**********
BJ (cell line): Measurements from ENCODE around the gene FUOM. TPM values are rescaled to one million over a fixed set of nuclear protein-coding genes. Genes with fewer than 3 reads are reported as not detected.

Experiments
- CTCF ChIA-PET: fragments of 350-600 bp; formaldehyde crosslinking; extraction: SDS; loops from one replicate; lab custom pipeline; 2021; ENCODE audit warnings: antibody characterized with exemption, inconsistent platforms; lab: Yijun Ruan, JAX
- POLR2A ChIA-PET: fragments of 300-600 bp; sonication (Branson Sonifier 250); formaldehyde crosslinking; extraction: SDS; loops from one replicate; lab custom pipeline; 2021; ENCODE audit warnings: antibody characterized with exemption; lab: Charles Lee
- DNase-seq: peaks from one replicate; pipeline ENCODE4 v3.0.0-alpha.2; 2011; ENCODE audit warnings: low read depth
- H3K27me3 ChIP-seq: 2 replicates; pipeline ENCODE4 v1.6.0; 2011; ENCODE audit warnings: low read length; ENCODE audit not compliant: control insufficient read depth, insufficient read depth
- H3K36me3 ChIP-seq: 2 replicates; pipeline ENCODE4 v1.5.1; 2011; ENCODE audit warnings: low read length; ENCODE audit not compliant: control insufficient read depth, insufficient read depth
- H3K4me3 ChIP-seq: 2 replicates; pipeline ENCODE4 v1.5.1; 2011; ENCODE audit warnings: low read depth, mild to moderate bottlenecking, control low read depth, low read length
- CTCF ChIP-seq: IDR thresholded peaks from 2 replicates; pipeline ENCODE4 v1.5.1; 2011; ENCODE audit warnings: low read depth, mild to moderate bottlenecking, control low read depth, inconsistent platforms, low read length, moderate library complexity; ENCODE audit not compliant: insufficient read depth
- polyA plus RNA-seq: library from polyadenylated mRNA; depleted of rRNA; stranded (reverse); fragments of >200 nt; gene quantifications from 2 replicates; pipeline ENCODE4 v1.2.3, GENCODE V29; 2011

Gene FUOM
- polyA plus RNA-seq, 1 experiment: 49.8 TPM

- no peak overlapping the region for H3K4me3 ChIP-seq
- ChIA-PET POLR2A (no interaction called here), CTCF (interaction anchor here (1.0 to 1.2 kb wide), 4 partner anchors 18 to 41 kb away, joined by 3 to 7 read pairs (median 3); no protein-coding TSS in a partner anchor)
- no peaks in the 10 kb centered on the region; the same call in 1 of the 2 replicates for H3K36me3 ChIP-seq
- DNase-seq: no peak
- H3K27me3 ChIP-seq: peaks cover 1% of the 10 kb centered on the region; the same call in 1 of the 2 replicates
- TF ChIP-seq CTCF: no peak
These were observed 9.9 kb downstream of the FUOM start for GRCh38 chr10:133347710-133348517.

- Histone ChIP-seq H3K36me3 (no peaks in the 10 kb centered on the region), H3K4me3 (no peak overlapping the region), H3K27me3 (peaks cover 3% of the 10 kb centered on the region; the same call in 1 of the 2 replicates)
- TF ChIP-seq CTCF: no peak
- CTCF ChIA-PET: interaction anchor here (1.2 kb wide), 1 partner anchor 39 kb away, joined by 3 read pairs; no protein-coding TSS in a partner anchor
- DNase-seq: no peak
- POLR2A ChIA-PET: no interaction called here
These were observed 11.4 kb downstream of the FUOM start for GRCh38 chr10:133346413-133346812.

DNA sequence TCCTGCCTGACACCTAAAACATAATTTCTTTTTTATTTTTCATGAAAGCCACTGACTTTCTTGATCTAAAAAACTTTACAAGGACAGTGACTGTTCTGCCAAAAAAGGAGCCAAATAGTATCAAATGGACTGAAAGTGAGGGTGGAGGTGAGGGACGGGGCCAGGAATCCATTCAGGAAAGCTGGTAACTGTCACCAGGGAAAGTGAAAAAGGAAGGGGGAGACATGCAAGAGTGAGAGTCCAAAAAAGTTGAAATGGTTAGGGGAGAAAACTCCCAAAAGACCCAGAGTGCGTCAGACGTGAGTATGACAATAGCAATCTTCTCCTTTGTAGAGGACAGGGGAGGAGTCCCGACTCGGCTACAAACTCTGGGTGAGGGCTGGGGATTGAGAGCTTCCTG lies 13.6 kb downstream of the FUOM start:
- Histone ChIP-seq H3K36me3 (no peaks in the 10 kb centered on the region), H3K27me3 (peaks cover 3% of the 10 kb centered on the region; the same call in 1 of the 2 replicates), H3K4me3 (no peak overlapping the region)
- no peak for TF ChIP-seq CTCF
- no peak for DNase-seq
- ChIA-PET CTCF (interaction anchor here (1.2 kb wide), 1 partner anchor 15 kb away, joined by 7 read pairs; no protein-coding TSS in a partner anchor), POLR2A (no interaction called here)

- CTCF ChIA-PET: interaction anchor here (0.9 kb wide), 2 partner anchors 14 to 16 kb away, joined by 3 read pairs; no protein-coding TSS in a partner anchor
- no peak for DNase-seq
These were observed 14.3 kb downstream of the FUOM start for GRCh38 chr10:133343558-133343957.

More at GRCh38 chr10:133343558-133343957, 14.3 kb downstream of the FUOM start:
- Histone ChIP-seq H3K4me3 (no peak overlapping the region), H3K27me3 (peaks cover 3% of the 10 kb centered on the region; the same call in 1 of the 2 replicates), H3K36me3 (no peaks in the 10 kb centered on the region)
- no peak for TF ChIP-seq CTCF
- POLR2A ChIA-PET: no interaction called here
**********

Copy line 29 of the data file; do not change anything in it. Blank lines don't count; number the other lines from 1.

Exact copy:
- no peak for DNase-seq